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February 6, 2016

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Teens 2012: Truth, Trends, and Myths About Teen Online Behavior

Wondering if your perceptions of teen online behavior are correct? Have boys really started texting more? Does it seem like most 13 year olds are already engaged in online social networking? Get the answers to these questions and more from this terrific Slideshare summary of “Truth, Trends, and Myths About Teen Online Behavior,” the latest teen-focused study from the Pew Internet & American Life Project, sponsored by the Pew Research Center.

Along the way you’ll discover why it’s practically useless to use email when communicating with teens,  and—great news!—“two thirds of online teens age 17 (67%) say they decided not to post something online because they thought it may reflect badly on them in the future.” Perhaps we’re finally getting through to them about being good digital citizens…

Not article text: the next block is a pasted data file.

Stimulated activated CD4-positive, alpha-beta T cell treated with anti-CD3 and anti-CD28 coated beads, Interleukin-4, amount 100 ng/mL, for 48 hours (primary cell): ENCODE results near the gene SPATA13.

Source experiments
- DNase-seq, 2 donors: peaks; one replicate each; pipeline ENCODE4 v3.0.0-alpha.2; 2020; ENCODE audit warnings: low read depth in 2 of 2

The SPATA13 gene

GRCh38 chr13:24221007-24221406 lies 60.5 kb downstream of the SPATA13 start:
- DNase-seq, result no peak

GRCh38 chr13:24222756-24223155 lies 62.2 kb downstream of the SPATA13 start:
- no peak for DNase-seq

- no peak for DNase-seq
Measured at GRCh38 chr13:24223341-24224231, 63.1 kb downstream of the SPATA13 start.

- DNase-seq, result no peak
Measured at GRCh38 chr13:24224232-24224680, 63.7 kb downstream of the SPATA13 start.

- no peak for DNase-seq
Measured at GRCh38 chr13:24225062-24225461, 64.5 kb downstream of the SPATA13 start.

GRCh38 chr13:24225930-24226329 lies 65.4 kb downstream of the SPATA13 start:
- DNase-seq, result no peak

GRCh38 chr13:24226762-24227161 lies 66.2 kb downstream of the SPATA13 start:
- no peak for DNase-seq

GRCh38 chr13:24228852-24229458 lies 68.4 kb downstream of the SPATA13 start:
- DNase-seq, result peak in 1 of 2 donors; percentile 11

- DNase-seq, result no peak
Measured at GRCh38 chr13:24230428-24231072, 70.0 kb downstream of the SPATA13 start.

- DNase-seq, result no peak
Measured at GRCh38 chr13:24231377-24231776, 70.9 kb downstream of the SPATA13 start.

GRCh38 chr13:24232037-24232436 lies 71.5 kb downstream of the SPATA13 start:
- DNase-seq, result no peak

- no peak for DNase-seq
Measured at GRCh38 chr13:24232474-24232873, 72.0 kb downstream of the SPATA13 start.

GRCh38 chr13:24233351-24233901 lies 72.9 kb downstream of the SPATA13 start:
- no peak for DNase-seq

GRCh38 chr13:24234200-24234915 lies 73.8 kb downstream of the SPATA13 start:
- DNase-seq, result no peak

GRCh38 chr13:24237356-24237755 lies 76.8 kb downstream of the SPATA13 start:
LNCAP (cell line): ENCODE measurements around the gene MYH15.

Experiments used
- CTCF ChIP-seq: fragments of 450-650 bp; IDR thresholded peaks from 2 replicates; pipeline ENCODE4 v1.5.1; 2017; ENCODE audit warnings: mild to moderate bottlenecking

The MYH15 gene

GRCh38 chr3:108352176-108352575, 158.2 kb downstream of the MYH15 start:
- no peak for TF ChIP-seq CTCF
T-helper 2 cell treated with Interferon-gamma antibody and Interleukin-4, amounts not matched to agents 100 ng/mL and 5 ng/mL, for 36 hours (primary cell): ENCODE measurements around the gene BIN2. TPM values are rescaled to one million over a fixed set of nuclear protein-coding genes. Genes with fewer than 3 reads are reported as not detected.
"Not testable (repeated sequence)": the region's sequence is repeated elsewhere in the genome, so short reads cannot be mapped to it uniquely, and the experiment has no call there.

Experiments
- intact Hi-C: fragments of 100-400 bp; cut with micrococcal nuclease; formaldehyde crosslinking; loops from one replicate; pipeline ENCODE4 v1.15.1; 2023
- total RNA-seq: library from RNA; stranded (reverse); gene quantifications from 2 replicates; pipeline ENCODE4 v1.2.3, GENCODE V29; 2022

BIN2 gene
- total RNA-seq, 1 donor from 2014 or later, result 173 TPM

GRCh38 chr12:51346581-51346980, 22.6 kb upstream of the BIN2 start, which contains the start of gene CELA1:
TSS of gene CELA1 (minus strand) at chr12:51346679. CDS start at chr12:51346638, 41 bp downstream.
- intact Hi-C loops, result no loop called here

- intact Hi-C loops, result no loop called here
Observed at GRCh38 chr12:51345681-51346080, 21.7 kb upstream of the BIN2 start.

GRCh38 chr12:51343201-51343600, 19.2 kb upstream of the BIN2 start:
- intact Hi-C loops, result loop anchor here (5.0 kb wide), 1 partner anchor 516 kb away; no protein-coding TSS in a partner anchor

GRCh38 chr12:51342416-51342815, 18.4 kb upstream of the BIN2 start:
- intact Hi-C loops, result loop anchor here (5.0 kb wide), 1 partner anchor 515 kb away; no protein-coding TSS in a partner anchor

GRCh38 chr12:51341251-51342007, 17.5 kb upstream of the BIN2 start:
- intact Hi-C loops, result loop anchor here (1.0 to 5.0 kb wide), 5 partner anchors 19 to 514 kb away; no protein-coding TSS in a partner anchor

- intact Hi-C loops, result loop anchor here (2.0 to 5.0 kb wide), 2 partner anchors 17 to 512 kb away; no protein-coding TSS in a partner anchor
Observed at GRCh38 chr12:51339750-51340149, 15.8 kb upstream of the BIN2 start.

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This article was featured in our free SLJTeen enewsletter.
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Dodie Ownes About Dodie Ownes

Dodie Ownes left the glamorous world of retrospective conversion and disco to jump on the library vendor train. Since then, she has been learning at the feet of the masters about all things library. Dodie lives in Golden, Colorado, where even the sign which arches the main street says "Howdy."

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On October 14, 2015 Library Journal, School Library Journal, and thousands of library professionals from around the world gathered for the 6th annual Digital Shift virtual conference to focus on the challenges and opportunities presented by the digital transition’s impact on libraries, their communities, and partners. Now available on-demand, this year’s program provides actionable answers to some of the biggest questions our profession faces for and from libraries of all types – school, academic, and public and features thought-provoking keynotes from John Palfrey, author of BiblioTech: Why Libraries Matter More Than Ever in the Age of Google, and Denise Jacobs, tech leader, author, and creativity evangelist.